||Payne Place to Cone Grove Park
||Class III with two IVs
||22.5 miles, 1 or 2 days
||kayaks and small rafts 400 - 1200 cfs, IK minimum 250
||estimate 60% of Deer Creek
||46 fpm average, steeper at first, fairly continuous
||Payne Place campground, 1320'
||Cone Grove municipal park, 290'
||37 miles (1 hour) one-way
||USFS Lassen NF, AAA Northern California,
||March and April, rain and snowmelt
||USFS, State of California, private
||© 1998, 2000, 2003 Bill Tuthill,
Antelope Creek ranks right up there with the North Fork Smith as one of
the most scenic class III-IV runs in California. Kind of a poor man's
Deer Creek, this run is suitable for intermediate boaters, who can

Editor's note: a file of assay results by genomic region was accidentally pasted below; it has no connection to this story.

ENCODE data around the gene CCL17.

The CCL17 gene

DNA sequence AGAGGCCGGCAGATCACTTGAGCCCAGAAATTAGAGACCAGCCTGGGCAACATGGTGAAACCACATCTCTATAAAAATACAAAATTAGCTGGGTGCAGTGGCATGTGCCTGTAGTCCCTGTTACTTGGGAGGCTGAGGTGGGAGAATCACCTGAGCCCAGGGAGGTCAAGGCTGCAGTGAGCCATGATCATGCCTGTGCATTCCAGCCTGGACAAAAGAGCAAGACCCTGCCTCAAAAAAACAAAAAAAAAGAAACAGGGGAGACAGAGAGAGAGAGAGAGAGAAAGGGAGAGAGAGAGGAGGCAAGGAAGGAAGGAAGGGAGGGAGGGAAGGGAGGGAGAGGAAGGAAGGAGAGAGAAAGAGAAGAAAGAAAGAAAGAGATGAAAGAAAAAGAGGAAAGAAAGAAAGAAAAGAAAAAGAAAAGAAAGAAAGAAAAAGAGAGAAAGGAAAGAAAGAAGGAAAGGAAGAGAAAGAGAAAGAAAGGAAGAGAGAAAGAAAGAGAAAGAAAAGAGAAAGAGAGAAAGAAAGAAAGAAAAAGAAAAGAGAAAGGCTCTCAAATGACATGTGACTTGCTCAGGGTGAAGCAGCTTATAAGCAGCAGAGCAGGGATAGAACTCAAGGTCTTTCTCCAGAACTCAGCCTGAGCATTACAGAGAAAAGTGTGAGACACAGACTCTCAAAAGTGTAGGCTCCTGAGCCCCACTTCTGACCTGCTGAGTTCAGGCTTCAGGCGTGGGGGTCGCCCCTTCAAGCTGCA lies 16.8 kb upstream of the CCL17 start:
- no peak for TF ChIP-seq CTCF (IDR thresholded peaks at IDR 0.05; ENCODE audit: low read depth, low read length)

experience scenery just as stunning as on Deer Creek, all in the space
of one long day. There are also many fine wilderness campsites if
you prefer a more relaxed pace. The wildflower display is excellent in
late winter or early spring.
This is a run containing fast moving water and class II-III rapids
most of the way, tapering off only when it emerges into the Sacramento
valley about 3 miles from take-out. Scenery and solitude are superb,
and water quality is excellent, so it is surprising that this river
didn't make it into any guidebook.
Until 2003, you could not legally run this creek in February or March,
the best months during dry years. The policy of closing Payne Place road
for Blacktail Deer mating season (ha ha) was apparently changed in 2002.
Flow information is not available, but two ways to estimate are by taking
50% of Battle Creek, or 60% of Deer Creek. Like Deer Creek, Antelope Creek's
volcanic bedrock soaks up water, so flows remain relatively moderate after
big rainstorms. There is some snowmelt, but Antelope's drainage is lower